Ian Frazier's GONE TO NEW YORK: ADVENTURES IN THE CITY
224 pages, $14.00
In the essay collection Gone to New York, Ian Frazier delves into New York City just as an explorer from a far-off land would study an exotic locale. Having hitchhiked there in the early 1970s from his native Hudson, Ohio, where only the "church steeples were higher than the trees," Frazier's curiosity served him well when he became a writer for the The New Yorker, embarking on adventures that inspired the "Talk of the Town" pieces and longer works compiled here. As a new arrival, Frazier journeyed around the modern, urban world in an effort to find both a connection to the strange land beneath his feet and a reminder of happy times in Hudson, where he once had the bittersweet feeling that he "would never be even a tenth as at home anywhere again."
Frazier's humorous day-trips take on a distinct pattern. He maps his terrain, charts his course, and then reports the details of the geography neighborhood by neighborhood. His observations roll out in series, such as the sights out of the subway window that "slide by like quickly dealt cards" in "Take the F," or the diverse inventory available in "Someplace in Queens"-a borough "shaped sort of like a brain"-where "legally, you can buy wigs made of human hair...and two-hundred-volt appliances designed to work in the outlets in foreign countries." In the shorter pieces, Frazier appears in various scientific guises-as a city planner-cum-mechanical engineer, fighting an urban blight with an invented device for plucking stray plastic bags out of trees, or as a cartographer, determining that there is, in fact, no spot in New York where you can literally dig to China. But it is in the longer pieces like "Out of Ohio" and the masterpiece "Canal Street" that the book takes its place next to other great narrative works on the city, such as The Colossus of New York by Colson Whitehead and E. B. White's long essay Here is New York.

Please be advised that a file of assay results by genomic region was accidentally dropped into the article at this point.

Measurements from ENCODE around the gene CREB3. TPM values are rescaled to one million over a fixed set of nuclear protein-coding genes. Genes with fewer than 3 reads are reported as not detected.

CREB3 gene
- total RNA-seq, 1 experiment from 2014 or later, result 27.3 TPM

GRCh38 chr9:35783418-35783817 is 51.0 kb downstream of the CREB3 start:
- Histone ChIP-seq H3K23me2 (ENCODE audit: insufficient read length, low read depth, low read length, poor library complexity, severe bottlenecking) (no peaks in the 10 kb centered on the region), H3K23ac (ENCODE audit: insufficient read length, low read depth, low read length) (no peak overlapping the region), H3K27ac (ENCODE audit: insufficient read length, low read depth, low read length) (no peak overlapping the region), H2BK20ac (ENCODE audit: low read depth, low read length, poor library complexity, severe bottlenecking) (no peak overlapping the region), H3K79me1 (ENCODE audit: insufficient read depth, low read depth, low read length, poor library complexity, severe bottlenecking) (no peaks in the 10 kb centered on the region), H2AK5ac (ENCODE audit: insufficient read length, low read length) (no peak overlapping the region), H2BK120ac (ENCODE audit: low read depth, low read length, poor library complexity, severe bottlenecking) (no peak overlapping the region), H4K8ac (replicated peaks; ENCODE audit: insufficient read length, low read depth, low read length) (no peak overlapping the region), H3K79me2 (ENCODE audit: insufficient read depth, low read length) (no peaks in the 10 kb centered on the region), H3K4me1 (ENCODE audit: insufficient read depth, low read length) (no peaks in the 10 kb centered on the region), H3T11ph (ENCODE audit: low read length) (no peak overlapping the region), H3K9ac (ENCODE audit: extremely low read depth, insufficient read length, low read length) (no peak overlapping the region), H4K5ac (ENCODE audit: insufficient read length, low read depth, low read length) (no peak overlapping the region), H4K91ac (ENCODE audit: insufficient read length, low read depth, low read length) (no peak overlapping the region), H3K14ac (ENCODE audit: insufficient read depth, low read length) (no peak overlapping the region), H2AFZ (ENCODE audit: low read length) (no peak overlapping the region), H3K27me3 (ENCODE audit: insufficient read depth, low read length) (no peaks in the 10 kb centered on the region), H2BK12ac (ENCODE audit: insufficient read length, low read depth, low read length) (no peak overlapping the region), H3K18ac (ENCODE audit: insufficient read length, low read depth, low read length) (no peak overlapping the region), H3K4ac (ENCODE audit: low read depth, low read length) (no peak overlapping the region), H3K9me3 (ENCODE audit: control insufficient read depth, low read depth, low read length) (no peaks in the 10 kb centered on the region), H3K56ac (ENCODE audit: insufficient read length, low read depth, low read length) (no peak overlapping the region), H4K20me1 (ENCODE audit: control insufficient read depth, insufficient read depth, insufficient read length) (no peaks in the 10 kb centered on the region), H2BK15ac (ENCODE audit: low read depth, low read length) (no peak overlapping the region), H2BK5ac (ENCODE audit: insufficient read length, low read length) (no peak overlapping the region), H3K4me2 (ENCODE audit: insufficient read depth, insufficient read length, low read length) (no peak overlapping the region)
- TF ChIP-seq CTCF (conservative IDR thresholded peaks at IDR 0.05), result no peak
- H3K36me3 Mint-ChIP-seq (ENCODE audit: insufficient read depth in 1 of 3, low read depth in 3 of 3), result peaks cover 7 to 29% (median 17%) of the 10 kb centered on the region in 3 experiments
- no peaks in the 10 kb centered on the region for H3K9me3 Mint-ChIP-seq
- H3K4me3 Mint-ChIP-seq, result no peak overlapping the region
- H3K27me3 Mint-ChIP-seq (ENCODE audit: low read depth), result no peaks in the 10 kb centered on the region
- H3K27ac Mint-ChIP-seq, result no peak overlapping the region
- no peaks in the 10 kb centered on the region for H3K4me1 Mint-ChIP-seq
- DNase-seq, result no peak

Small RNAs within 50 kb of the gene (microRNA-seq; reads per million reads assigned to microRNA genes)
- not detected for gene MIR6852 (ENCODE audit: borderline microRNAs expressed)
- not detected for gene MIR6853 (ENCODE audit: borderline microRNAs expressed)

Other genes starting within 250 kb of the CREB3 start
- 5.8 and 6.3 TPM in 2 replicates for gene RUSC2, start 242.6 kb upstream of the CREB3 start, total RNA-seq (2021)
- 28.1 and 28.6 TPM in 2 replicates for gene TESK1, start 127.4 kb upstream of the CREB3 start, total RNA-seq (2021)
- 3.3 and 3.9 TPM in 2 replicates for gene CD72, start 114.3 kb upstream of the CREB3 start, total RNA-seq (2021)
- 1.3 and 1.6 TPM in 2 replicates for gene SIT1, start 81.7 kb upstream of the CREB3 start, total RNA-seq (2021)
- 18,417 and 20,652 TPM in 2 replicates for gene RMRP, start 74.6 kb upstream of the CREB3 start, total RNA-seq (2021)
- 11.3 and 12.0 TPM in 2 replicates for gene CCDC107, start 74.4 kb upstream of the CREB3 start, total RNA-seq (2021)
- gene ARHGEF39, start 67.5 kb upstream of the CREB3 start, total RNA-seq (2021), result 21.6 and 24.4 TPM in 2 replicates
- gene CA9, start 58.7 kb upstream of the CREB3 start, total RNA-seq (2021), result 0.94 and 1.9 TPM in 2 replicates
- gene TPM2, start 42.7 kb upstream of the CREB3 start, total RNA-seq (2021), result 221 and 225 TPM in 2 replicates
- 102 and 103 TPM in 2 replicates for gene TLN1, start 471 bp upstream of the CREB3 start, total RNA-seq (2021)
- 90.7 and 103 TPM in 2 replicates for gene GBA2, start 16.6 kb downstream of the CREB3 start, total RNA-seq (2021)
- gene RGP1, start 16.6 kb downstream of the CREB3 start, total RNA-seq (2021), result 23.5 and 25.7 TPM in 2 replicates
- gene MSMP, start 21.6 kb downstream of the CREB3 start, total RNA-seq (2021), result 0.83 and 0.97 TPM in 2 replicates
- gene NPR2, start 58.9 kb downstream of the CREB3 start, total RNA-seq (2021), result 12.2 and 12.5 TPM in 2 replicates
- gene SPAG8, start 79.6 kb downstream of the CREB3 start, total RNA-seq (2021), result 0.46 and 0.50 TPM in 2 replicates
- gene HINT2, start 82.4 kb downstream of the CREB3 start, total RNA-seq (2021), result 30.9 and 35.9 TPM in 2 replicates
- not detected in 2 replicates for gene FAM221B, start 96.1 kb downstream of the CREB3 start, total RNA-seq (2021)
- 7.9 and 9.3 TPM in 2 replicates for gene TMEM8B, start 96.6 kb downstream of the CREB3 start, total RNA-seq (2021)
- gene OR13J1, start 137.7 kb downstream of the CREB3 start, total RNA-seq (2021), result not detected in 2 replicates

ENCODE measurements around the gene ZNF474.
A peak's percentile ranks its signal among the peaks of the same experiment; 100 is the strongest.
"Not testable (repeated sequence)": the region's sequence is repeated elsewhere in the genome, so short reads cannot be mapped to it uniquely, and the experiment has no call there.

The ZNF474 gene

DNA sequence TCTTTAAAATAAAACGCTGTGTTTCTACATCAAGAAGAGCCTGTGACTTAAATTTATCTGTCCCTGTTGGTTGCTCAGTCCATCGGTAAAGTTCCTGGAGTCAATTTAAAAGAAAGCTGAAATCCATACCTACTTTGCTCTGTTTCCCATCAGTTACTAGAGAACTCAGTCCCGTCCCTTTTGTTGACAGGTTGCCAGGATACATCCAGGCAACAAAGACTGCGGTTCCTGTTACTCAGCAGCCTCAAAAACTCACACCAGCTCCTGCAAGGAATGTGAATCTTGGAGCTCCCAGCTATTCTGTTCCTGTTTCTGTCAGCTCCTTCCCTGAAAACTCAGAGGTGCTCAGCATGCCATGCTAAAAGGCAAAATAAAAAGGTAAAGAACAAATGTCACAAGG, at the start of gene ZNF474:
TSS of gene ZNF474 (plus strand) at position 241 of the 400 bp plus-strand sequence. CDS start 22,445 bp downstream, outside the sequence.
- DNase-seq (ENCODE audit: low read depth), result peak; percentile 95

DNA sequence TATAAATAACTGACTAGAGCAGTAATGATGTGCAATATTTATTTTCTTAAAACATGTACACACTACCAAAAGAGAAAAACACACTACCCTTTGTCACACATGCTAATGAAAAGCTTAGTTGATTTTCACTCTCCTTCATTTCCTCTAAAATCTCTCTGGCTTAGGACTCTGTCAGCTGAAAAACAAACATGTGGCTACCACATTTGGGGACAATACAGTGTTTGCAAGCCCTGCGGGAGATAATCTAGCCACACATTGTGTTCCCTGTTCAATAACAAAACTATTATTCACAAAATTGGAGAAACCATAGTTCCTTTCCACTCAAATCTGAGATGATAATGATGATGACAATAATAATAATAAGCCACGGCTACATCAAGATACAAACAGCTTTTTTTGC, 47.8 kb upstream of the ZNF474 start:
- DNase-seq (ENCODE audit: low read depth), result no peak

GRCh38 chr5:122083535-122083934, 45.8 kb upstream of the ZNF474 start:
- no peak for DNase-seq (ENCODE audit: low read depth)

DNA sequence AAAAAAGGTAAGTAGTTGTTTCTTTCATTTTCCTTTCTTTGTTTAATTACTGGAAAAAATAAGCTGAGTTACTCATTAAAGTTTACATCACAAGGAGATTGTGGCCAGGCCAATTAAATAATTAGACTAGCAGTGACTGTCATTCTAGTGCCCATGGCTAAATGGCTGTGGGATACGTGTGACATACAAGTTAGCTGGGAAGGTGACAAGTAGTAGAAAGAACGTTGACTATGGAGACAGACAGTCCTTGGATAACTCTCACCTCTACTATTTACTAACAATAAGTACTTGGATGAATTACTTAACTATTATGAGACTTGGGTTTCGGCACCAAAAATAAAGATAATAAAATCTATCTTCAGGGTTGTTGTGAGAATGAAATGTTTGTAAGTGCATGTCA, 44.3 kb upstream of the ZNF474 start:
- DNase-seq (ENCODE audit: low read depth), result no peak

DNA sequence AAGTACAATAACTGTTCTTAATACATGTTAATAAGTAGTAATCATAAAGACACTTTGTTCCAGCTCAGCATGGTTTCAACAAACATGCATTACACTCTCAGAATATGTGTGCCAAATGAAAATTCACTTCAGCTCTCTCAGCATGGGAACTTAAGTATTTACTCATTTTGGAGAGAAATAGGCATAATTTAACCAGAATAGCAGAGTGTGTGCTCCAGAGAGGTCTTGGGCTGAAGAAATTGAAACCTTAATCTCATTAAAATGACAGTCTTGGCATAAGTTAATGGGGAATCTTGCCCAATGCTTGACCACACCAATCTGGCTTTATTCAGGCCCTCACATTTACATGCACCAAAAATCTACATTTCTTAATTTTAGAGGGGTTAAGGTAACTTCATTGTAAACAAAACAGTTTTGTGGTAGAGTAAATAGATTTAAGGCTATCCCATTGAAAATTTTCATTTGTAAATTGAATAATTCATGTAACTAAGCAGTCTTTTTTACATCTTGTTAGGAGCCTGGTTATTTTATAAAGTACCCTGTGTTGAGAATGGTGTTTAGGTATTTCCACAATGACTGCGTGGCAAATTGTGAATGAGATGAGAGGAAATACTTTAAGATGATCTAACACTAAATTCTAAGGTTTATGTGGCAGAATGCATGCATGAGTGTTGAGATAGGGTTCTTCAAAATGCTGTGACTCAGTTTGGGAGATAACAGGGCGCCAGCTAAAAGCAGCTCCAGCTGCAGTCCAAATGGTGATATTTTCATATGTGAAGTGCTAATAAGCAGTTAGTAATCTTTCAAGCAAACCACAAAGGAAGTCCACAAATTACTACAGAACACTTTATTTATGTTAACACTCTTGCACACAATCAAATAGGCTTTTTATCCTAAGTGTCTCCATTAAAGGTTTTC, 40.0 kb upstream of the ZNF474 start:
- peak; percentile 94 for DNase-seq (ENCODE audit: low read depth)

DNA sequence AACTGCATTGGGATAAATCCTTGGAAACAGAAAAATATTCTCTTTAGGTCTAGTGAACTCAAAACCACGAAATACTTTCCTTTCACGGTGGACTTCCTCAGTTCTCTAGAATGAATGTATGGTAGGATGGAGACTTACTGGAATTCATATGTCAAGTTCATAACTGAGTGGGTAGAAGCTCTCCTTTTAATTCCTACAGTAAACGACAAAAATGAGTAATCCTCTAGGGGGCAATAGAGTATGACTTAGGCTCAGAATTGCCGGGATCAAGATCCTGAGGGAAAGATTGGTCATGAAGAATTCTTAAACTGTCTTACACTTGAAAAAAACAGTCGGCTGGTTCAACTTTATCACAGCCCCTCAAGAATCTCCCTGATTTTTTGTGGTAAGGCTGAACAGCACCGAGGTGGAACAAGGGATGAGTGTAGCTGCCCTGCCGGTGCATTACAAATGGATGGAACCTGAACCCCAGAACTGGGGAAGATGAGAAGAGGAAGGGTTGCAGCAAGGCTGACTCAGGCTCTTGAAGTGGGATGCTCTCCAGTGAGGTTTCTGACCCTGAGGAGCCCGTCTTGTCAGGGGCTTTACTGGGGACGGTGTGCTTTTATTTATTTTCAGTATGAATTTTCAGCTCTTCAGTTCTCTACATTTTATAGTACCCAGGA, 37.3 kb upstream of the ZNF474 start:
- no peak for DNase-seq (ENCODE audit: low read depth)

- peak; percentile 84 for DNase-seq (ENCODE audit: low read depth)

"Canal Street," in particular, highlights the imagination, humor, and empathy in Frazier's terrific writing. In it, he travels the road that "jury-rigs Brooklyn to New Jersey" from the East River to the Hudson, stopping by the army-navy store owned by his hilarious Romanian landlord Gary (who's Jewish, but "has an alternative set of business cards printed with an Arabic-sounding alias to give to people who might not like Jews.")
Finally reaching the western edge of Manhattan, Frazier then burrows into the history of the Holland Tunnel, which is described by a plaque beneath a bust of its engineer, Clifford Holland, as "the underground highway which joins a continent to a city." Throughout Gone to New York, Frazier's yearning for his former life far beyond the tunnel is often exposed in the most unexpected of places: in the essay "In the Stacks," he notes that "libraries generate longing. It collects in the shelves and rustles under the desks and zaps people like static electricity." His book will zap readers just the same with its humanized, optimistic portrayal of the city, and of a reluctant Midwesterner drawing the difficult conclusion that New York has become his home.